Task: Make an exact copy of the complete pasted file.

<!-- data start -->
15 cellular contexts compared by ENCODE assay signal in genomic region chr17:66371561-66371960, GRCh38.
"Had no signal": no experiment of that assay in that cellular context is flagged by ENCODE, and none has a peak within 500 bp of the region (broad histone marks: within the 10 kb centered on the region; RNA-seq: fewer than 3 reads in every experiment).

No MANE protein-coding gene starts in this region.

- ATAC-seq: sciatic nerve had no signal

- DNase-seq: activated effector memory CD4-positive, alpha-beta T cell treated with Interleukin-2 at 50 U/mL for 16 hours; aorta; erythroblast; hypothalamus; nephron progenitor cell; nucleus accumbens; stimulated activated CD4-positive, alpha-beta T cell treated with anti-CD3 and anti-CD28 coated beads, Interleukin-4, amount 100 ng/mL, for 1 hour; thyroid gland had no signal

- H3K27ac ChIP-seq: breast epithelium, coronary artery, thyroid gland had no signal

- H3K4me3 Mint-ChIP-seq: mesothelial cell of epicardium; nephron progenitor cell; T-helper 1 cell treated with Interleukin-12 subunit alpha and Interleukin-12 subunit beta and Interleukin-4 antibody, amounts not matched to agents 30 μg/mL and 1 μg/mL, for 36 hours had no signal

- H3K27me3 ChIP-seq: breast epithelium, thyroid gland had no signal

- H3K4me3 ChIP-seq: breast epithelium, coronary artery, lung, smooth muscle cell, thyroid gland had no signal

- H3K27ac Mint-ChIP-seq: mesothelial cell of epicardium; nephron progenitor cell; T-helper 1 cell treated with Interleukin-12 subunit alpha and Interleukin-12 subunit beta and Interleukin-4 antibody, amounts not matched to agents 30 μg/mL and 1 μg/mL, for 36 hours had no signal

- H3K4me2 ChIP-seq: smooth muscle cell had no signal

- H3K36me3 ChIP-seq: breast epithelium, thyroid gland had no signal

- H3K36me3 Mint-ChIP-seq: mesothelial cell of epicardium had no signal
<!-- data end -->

15 cellular contexts compared by ENCODE assay signal in genomic region chr17:66371561-66371960, GRCh38.
"Had no signal": no experiment of that assay in that cellular context is flagged by ENCODE, and none has a peak within 500 bp of the region (broad histone marks: within the 10 kb centered on the region; RNA-seq: fewer than 3 reads in every experiment).

No MANE protein-coding gene starts in this region.

- ATAC-seq: sciatic nerve had no signal

- DNase-seq: activated effector memory CD4-positive, alpha-beta T cell treated with Interleukin-2 at 50 U/mL for 16 hours; aorta; erythroblast; hypothalamus; nephron progenitor cell; nucleus accumbens; stimulated activated CD4-positive, alpha-beta T cell treated with anti-CD3 and anti-CD28 coated beads, Interleukin-4, amount 100 ng/mL, for 1 hour; thyroid gland had no signal

- H3K27ac ChIP-seq: breast epithelium, coronary artery, thyroid gland had no signal

- H3K4me3 Mint-ChIP-seq: mesothelial cell of epicardium; nephron progenitor cell; T-helper 1 cell treated with Interleukin-12 subunit alpha and Interleukin-12 subunit beta and Interleukin-4 antibody, amounts not matched to agents 30 μg/mL and 1 μg/mL, for 36 hours had no signal

- H3K27me3 ChIP-seq: breast epithelium, thyroid gland had no signal

- H3K4me3 ChIP-seq: breast epithelium, coronary artery, lung, smooth muscle cell, thyroid gland had no signal

- H3K27ac Mint-ChIP-seq: mesothelial cell of epicardium; nephron progenitor cell; T-helper 1 cell treated with Interleukin-12 subunit alpha and Interleukin-12 subunit beta and Interleukin-4 antibody, amounts not matched to agents 30 μg/mL and 1 μg/mL, for 36 hours had no signal

- H3K4me2 ChIP-seq: smooth muscle cell had no signal

- H3K36me3 ChIP-seq: breast epithelium, thyroid gland had no signal

- H3K36me3 Mint-ChIP-seq: mesothelial cell of epicardium had no signal